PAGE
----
The far valley is the Rhiangoll or Cwmdu and I think the peak in the distance, right, is Twmpa above Blaendigeddi Fawr.

Monday, March 19, 2018

Cymru, March 2018 V, Gwent Archives and Mountains

Merthyr has a really big Tesco Superstore. Failing the directions of the nice lady on my phone, I made a stop to take pictures of St. Tydfil's old parish church. It's not really as old as St. Tydfil, but it is the current in a series of Christian Churches hopefully built on the site where she was martyred, hence "Merthyr Tydfil."

Tydfil was a daughter (or granddaughter) of Brychan Brycheiniog (This all ties together).
And there's this really cool monument that I had to search to find out that it is a fancy Edwardian fountain commissioned by Lord Merthyr Sir W.T.Lewis in honor of coal barons or something. So I'm glad I didn't drink from it as it was probably frozen anyway.

Sunday, March 18, 2018

Cymru, March 2018 IV, Dreaming of a Merry Merthyr

The snow wasn't that deep on the road and the Merthyr Road, just down the block was pretty clear. I figured I could make it just fine.

My Fiat in front of Ty Pinc already brushed off and ready to go! The Blorenge rises to the storm.
Someday, the Heads of the Valleys divided carriage-way is going to make a very fine road. That day is not yet. The multi-year construction did not lead me on a wild detour like it did in 2016. It was easier to navigate going more slowly in the snow and with very little traffic.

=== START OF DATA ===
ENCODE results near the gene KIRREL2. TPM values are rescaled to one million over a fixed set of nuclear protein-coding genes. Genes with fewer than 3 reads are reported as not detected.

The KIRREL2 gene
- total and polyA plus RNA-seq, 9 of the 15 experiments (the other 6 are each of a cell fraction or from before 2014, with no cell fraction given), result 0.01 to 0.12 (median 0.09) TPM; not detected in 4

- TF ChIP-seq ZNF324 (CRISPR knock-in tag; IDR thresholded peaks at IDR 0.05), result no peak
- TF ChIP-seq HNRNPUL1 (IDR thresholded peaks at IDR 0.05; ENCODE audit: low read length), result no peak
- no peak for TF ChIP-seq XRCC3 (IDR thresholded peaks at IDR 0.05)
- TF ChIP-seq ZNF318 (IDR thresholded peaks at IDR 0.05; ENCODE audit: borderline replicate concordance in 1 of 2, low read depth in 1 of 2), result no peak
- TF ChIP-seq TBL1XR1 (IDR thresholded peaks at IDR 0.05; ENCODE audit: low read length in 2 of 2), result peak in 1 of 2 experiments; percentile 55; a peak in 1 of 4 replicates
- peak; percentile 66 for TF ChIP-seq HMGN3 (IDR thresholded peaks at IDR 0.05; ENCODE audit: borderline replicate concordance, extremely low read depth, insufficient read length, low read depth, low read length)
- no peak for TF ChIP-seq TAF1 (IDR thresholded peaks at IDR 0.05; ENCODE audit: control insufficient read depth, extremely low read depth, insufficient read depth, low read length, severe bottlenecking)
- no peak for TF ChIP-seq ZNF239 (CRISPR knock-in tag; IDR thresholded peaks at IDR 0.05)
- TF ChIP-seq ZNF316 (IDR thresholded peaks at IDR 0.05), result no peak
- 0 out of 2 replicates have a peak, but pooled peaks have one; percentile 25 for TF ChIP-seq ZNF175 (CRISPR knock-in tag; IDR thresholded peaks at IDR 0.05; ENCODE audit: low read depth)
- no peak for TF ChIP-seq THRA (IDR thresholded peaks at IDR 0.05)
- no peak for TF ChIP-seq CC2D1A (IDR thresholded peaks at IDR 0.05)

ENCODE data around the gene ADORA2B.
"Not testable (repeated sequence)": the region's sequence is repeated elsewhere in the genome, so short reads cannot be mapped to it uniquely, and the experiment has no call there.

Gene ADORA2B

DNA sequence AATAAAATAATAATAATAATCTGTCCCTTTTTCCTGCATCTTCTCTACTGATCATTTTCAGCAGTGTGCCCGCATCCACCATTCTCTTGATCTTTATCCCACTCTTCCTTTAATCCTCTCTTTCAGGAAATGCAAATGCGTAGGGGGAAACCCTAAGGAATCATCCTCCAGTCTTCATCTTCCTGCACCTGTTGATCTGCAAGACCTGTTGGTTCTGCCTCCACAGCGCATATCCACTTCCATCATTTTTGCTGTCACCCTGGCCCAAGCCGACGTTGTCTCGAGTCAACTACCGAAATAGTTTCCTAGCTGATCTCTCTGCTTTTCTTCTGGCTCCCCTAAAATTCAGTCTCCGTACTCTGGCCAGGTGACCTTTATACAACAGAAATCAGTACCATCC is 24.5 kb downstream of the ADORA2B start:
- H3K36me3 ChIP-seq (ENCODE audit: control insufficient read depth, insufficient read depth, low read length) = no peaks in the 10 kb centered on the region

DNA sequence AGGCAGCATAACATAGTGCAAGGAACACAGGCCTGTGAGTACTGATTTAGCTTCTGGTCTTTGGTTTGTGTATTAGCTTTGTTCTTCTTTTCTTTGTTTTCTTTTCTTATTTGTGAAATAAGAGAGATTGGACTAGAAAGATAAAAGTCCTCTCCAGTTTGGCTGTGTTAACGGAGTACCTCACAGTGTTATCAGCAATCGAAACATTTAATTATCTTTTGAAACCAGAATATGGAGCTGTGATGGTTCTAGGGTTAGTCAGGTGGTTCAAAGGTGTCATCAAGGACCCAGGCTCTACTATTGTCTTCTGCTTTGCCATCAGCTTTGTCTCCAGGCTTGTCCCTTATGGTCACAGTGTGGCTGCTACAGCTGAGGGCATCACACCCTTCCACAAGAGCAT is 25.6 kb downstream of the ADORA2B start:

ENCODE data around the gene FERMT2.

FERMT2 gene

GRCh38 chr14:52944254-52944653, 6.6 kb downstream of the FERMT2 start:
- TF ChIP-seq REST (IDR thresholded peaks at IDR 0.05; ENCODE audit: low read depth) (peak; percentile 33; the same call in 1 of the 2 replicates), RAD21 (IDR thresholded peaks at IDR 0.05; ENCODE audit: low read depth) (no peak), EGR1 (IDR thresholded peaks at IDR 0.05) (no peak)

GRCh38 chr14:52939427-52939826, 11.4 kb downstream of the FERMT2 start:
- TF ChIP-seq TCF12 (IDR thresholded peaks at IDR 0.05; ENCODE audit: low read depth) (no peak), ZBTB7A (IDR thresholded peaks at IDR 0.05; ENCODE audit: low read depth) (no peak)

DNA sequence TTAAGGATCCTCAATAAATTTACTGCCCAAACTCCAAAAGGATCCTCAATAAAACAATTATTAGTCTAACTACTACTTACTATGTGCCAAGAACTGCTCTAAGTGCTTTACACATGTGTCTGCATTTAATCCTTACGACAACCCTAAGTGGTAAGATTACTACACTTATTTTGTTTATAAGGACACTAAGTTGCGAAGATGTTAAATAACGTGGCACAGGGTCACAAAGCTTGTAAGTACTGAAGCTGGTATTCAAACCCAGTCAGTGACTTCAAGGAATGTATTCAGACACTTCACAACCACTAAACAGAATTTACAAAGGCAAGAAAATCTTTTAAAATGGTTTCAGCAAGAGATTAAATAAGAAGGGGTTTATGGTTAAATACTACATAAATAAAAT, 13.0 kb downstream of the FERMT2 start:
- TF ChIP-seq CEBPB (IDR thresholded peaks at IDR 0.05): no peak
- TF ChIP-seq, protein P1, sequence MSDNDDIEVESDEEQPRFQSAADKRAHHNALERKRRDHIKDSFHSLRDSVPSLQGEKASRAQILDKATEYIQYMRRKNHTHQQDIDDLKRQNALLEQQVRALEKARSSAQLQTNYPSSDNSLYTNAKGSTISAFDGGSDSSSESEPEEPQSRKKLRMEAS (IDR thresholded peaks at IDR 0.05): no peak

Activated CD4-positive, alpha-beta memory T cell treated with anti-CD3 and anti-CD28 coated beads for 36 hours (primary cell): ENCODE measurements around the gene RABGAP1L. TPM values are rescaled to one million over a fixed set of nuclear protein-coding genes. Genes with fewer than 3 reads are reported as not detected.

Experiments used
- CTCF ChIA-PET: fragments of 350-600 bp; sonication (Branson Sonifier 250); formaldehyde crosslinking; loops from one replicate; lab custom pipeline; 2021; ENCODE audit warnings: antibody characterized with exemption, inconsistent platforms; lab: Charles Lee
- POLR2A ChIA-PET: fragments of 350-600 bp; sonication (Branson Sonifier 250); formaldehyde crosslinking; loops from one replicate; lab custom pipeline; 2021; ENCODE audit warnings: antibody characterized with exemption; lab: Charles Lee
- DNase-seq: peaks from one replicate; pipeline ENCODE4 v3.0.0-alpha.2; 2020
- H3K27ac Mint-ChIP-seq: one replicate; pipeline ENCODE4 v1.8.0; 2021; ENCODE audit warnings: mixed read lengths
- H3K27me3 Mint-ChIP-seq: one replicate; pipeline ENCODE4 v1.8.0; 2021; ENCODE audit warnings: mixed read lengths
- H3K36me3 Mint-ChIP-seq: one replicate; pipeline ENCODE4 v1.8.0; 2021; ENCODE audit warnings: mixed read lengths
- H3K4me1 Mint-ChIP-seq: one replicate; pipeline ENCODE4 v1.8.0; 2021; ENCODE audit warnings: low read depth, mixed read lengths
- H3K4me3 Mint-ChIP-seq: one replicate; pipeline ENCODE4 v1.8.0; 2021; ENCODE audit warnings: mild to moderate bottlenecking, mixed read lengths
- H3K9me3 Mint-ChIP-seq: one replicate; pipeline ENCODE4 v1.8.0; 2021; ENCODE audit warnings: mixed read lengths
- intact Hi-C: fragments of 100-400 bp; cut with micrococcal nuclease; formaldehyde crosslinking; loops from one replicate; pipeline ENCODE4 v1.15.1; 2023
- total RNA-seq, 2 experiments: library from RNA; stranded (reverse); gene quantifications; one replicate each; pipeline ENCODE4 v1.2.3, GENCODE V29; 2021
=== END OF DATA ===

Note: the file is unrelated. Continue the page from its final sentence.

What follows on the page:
It was also fortunate that I had practiced the route a bit on Google Earth. I hadn't realized until then that it goes up the Clydach Gorge as it enters the Brecon Beacons National Park. All I had to do was follow the extra roundabouts as it guided you on and off the new road and much of it was against oncoming traffic on just half of the new road. I've got the feel for the left side down pretty well. There would be pictures if I could have stopped.

The snow started to blow across the road as we got up to a sign that read, "Pwynt Uchaf," the highest point. I got that right off even if the English translation was below it. And my little Fiat kept on going, no problem at all. Avoiding all the tricky exits and roundabouts, I began to doubt after the first Merthyr exit. We came this way several times in 2016, but things do look different in the snow.

Trip to Wales, March 2018 III, Blorenge Rhymes with Snow Range

 Cold is colder in a humid climate. Oh, yeah. And the wind helps cool it down. And an old house heated by radiators too.

It only got just below freezing and there wasn't much snow except for wet little clumps. The mountains were pure and white.

The Blorenge from Abergavenny, out my back garden.
The excitement of visiting Grandma Elinor's likely baptism site on the Brecon & Monmouthshire Canal motivated me to go out in the cold. I wore my wool socks over some Nike comfort socks.

Saturday, March 17, 2018